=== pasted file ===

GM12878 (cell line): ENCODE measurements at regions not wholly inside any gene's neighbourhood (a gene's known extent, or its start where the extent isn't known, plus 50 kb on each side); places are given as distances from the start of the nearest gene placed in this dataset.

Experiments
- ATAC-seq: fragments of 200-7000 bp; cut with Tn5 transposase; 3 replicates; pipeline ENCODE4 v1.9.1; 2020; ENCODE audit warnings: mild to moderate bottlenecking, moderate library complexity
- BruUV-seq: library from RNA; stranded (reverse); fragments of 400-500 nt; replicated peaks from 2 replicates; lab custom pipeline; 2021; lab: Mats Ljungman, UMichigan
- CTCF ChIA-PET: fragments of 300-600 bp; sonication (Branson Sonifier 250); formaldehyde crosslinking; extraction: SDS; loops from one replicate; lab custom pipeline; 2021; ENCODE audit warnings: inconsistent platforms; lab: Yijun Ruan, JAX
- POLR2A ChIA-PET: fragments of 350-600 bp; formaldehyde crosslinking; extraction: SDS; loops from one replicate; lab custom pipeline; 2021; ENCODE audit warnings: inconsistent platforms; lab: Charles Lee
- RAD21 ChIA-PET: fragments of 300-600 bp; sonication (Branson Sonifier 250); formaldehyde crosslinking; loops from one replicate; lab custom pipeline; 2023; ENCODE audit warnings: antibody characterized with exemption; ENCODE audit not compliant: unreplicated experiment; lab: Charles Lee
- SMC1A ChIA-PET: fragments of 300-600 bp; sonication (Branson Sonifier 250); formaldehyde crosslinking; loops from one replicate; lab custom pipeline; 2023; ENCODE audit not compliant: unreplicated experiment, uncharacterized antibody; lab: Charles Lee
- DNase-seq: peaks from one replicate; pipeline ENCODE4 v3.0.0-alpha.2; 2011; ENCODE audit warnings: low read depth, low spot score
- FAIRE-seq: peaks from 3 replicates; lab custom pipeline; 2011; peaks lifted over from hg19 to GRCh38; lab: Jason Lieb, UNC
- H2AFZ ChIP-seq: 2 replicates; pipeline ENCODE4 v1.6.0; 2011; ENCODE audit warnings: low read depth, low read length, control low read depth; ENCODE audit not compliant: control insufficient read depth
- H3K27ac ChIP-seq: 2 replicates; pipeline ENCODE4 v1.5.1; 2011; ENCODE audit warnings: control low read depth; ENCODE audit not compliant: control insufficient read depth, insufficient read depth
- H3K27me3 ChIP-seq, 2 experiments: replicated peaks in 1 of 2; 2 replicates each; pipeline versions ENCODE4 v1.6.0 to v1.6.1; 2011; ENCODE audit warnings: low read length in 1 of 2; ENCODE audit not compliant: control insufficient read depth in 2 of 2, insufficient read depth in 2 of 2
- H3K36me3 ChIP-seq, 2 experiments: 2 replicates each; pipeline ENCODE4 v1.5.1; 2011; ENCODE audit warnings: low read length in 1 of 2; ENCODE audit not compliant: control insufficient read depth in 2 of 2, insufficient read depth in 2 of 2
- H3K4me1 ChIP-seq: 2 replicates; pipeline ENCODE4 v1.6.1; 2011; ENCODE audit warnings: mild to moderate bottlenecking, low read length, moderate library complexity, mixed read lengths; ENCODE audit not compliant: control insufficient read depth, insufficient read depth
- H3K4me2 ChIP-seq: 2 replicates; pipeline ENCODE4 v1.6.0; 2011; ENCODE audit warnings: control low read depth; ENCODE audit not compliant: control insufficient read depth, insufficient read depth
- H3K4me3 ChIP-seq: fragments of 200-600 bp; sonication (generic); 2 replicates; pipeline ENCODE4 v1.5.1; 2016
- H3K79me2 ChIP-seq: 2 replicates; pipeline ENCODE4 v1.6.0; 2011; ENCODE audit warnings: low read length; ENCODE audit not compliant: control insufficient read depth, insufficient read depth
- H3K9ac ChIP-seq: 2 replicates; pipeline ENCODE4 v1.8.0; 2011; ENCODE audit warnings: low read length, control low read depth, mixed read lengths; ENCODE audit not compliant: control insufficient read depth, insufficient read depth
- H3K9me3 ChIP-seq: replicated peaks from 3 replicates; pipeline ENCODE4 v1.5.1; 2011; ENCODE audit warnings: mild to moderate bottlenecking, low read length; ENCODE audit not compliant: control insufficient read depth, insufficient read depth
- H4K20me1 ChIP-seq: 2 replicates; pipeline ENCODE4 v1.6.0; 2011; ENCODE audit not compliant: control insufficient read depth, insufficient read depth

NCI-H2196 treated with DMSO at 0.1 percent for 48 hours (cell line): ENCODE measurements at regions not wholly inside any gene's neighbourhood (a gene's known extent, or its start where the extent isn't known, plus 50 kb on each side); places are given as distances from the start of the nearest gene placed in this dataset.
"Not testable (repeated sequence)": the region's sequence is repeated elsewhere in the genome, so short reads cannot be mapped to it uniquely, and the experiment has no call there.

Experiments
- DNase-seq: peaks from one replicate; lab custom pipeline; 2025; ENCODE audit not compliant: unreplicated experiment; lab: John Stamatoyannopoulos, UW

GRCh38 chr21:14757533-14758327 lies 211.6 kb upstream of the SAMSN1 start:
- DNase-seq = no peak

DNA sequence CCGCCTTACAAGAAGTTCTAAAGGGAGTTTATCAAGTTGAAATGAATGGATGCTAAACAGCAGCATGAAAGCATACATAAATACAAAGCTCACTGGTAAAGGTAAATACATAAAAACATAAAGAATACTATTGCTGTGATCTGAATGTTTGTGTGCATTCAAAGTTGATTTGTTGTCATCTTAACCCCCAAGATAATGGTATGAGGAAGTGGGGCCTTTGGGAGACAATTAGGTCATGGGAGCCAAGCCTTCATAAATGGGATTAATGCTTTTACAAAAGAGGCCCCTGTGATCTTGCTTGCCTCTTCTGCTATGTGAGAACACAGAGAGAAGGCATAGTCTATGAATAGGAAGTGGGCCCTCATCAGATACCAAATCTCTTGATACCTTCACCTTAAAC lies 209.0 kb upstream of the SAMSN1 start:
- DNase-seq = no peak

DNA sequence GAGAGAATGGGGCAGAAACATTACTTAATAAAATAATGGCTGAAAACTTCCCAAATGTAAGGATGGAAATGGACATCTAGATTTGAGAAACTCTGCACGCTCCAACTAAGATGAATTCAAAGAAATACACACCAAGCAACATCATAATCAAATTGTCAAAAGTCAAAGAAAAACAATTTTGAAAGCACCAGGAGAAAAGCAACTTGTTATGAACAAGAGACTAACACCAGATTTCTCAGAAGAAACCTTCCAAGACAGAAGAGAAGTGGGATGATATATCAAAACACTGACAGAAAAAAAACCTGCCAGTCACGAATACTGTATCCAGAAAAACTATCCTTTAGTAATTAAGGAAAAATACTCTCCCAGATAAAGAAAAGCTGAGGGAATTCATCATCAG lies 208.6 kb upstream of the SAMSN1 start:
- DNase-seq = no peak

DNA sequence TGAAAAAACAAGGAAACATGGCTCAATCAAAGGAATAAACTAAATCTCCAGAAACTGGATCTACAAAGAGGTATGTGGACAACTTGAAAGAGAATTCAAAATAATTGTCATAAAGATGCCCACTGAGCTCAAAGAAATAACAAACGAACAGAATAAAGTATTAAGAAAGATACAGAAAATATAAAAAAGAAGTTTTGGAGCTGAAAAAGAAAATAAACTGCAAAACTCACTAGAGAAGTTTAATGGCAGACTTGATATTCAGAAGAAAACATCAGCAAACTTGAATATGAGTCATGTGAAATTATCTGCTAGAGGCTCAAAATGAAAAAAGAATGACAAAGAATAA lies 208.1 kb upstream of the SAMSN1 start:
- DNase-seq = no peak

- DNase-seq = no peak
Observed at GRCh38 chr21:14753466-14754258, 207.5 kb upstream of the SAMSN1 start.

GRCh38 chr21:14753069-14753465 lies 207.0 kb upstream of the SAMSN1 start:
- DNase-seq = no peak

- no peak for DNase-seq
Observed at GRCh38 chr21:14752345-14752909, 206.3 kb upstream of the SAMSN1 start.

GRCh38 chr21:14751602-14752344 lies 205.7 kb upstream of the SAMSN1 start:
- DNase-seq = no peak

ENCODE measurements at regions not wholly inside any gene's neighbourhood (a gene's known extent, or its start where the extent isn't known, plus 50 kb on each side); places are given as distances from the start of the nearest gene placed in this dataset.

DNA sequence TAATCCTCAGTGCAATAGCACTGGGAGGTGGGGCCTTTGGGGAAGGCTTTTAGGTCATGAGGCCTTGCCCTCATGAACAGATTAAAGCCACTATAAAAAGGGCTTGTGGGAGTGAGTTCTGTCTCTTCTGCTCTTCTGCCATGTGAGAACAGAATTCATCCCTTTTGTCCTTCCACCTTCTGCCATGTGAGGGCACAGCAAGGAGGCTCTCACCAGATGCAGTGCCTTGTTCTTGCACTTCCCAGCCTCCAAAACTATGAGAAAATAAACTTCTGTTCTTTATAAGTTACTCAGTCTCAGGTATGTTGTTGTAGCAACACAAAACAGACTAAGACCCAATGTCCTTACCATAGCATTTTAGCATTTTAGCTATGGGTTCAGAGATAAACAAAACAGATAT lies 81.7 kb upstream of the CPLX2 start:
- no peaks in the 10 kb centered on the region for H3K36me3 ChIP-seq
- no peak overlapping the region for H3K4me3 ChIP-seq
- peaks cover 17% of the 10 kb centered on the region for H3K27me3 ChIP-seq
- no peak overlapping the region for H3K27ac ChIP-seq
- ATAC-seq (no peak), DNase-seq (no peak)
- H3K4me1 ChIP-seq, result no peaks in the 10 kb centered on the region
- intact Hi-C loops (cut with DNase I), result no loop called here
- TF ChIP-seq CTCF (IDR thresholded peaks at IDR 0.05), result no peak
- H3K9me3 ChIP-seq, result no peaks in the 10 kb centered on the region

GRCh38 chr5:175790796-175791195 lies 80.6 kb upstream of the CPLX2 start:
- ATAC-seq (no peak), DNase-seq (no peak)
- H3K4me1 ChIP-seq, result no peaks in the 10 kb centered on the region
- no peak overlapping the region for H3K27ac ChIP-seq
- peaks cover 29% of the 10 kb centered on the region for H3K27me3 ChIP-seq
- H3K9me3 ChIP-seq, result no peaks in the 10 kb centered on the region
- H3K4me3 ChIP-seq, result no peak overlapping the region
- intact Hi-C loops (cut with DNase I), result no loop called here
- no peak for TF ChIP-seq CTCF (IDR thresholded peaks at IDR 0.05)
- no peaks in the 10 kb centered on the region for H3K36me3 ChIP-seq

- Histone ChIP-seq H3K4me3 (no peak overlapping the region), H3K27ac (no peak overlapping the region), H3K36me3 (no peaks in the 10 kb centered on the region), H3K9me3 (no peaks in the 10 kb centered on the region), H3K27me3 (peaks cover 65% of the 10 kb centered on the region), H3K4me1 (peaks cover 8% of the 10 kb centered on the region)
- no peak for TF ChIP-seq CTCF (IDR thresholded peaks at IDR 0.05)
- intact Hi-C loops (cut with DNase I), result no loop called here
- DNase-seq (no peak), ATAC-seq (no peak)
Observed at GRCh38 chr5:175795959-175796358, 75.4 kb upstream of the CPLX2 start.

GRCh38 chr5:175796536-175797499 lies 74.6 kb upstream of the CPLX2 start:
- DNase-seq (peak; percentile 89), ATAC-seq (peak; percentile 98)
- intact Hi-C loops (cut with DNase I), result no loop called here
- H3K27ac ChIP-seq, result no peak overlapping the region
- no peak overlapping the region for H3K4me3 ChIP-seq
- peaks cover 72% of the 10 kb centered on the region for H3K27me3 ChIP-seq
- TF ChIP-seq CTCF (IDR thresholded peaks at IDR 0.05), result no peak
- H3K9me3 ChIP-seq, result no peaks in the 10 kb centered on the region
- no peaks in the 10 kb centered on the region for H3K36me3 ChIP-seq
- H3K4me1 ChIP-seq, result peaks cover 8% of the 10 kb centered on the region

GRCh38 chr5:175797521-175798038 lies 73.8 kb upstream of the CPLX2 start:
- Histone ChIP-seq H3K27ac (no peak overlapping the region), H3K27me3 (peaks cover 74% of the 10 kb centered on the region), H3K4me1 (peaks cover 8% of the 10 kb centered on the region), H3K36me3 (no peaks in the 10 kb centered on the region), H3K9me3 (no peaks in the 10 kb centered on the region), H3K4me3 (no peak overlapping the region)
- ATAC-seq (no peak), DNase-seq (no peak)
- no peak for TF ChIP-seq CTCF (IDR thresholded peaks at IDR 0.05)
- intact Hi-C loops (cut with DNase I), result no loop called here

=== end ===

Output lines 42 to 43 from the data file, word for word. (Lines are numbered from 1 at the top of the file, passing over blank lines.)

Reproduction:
ENCODE measurements at regions not wholly inside any gene's neighbourhood (a gene's known extent, or its start where the extent isn't known, plus 50 kb on each side); places are given as distances from the start of the nearest gene placed in this dataset.

DNA sequence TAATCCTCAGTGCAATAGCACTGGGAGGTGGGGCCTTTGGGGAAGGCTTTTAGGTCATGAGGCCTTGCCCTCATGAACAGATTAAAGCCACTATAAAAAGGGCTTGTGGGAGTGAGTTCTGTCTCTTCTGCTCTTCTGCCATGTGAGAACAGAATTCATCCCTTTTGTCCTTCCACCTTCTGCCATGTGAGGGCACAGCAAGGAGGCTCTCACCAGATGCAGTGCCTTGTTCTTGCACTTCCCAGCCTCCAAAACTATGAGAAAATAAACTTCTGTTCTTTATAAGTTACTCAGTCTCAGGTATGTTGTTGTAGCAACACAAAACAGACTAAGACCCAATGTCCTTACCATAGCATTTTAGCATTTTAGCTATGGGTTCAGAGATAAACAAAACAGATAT lies 81.7 kb upstream of the CPLX2 start: